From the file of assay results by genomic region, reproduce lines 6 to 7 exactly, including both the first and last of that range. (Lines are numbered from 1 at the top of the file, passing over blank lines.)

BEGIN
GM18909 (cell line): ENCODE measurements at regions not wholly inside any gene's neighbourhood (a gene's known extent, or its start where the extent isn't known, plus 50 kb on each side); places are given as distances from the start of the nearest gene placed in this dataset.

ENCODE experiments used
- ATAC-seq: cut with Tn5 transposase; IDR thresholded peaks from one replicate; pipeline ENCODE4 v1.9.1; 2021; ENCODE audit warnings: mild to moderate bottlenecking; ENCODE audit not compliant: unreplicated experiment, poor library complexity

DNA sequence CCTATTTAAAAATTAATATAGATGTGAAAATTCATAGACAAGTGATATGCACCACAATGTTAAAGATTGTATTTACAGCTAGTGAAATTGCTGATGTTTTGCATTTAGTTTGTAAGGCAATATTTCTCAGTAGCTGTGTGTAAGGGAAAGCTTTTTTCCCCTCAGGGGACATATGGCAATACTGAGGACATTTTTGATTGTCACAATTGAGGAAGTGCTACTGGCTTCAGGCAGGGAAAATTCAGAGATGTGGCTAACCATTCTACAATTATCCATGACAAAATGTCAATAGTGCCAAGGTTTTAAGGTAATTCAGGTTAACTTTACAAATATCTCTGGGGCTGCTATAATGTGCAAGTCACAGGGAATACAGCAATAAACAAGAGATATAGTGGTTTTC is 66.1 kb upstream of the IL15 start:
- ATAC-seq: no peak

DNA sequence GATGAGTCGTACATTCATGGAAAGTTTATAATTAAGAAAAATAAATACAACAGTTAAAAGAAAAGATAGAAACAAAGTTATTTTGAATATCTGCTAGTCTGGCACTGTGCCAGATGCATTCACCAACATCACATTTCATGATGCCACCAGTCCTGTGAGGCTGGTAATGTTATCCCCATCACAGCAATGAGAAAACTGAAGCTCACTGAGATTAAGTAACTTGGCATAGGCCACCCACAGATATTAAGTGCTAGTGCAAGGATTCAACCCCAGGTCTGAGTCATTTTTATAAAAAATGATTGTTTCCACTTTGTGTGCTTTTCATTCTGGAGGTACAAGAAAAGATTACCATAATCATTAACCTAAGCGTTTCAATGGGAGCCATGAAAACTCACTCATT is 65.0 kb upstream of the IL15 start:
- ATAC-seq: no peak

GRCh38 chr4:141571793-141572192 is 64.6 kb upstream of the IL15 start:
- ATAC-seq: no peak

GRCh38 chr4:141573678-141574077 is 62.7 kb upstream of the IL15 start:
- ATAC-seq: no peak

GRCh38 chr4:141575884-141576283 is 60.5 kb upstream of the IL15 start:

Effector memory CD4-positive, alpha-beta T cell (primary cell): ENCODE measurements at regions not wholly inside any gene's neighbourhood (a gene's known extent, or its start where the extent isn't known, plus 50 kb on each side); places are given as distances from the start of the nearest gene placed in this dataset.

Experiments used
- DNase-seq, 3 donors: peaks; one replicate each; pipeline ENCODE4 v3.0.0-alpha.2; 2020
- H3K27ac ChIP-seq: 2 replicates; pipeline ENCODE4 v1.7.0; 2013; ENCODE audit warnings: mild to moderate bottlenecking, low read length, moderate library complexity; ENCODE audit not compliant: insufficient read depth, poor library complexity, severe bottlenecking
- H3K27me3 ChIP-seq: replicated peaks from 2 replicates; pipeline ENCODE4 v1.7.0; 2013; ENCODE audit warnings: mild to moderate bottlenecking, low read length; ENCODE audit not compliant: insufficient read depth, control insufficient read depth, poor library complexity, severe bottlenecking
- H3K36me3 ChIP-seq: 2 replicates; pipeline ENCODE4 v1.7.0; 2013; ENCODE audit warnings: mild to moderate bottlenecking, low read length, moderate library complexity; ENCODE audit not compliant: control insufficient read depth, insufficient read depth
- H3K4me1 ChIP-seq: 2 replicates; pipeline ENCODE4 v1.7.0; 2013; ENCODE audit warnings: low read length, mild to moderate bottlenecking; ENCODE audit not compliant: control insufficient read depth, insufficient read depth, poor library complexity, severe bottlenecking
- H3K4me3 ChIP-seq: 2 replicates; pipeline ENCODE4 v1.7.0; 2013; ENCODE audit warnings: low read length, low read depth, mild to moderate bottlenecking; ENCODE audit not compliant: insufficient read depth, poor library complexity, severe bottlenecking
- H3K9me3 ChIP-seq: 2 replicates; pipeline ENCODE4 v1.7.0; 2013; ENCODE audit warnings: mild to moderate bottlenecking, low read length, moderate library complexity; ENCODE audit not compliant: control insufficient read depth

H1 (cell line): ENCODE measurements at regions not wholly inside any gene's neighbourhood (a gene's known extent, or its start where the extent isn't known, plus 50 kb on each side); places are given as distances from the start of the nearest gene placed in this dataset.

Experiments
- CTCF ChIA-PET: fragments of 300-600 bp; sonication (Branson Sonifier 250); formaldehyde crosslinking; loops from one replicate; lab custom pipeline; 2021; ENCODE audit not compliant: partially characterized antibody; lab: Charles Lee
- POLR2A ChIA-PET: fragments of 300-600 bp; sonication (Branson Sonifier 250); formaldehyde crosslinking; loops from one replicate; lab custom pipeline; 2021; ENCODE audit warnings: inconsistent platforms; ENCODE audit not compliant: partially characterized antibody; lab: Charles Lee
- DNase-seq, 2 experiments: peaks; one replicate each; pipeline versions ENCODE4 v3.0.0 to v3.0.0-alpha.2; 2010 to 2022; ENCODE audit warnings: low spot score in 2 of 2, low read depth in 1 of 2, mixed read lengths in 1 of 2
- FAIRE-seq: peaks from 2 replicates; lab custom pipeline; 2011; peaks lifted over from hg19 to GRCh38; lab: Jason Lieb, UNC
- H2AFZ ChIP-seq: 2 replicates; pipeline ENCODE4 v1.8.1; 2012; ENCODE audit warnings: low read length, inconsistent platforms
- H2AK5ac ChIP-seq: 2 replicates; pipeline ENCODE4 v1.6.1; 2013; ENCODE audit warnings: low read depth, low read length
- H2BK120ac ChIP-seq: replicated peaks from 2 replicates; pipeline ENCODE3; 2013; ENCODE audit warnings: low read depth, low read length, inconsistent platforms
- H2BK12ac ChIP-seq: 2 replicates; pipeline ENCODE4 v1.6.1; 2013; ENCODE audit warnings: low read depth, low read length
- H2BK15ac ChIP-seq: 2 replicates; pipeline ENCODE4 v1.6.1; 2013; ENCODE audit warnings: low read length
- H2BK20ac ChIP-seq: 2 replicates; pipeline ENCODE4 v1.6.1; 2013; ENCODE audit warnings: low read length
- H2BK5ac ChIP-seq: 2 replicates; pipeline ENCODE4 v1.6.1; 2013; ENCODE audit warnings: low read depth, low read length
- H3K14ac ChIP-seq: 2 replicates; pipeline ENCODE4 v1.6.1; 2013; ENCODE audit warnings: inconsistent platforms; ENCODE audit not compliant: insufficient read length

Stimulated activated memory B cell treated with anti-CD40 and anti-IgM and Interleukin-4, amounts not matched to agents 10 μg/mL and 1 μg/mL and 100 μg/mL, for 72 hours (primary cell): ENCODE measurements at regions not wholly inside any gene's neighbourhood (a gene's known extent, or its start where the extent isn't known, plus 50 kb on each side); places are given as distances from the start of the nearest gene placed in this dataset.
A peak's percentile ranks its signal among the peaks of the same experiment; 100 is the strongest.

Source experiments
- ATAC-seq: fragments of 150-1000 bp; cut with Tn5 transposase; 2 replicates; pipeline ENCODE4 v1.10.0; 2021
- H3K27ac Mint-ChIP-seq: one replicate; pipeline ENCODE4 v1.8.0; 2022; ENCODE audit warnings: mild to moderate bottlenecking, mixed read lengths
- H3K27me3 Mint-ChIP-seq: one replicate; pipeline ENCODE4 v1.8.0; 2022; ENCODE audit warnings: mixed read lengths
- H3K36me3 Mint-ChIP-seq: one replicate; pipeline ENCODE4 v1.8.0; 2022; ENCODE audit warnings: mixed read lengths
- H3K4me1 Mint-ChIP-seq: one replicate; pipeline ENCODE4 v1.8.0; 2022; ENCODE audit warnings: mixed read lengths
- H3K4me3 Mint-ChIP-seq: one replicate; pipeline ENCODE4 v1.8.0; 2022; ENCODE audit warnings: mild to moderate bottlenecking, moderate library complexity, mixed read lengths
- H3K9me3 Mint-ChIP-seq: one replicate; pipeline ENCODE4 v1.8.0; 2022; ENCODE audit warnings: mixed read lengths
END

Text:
DNA sequence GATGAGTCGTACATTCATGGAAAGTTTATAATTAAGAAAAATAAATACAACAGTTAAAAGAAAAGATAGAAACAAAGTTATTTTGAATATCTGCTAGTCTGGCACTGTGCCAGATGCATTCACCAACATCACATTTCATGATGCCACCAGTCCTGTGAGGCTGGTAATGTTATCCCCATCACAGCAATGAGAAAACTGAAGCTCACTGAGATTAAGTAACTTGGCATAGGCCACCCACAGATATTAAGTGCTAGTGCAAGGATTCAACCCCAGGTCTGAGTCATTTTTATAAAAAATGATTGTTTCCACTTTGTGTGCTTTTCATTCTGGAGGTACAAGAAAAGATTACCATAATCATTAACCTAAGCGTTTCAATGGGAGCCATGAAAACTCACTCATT is 65.0 kb upstream of the IL15 start:
- ATAC-seq: no peak